Thomas F. Burdick <tfb@conquest.OCF.Berkeley.EDU> wrote:
| firstname.lastname@example.org (Rob Warnock) writes:
| > Looks useful! Do you know how hard it is to get it to work with
| > local-domain (a.k.a. Unix-domain) sockets (AF_LOCAL or AF_UNIX)?
| > Many people prefer to use that when the Lisp process is on the
| > same server as Apache, to avoid the risks of having yet another
| > AF_INET socket open (the "port 3000" in your example).
| If you trust the other users on your server, and you bind the socket
| to the loopback interface, you're not risking anything. I would bet
| that cl-modlisp already does this, but if not it should be pretty
| simple to change.
True, but if you *don't* trust the other users on your server,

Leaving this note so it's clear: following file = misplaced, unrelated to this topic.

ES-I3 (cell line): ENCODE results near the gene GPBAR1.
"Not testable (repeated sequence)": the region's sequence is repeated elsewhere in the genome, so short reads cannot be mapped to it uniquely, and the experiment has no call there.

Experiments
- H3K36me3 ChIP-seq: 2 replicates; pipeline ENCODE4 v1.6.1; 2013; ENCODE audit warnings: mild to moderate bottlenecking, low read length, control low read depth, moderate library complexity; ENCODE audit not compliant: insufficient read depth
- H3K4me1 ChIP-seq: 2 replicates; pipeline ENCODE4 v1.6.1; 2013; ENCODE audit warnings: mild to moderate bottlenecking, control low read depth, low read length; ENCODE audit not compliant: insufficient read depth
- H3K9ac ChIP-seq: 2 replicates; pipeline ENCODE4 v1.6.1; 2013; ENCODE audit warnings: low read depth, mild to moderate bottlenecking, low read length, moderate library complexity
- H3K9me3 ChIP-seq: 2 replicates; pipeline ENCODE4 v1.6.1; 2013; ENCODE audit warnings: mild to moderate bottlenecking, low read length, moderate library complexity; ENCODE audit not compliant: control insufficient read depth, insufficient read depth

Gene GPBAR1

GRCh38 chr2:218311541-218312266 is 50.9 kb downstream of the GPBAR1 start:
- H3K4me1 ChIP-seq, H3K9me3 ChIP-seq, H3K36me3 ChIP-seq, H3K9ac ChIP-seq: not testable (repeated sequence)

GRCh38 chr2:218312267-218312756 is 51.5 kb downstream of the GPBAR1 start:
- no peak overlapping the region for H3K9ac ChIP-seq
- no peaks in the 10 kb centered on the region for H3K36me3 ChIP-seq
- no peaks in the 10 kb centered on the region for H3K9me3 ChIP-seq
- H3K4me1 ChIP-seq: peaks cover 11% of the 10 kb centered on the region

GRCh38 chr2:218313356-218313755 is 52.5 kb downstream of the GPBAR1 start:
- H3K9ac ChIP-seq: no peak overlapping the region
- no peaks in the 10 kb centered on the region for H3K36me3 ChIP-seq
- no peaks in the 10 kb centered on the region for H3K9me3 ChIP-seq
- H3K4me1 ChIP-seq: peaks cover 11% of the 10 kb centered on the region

local-domain sockets can still be used to protect against them.
As it says in "Unix(4) [FreeBSD, or "unix(7)" on Linux]:
Normal filesystem access-control mechanisms are also applied
when referencing pathnames; e.g., the destination of a connect(2)
or sendto(2) must be writable.
[Note: Some operating systems ignore filesytems permissions for
local-domain sockets; in this case controlling access to the
enclosing directory can be used for protection.]
Rob Warnock <email@example.com>
627 26th Avenue <URL:http://rpw3.org/>
San Mateo, CA 94403 (650)572-2607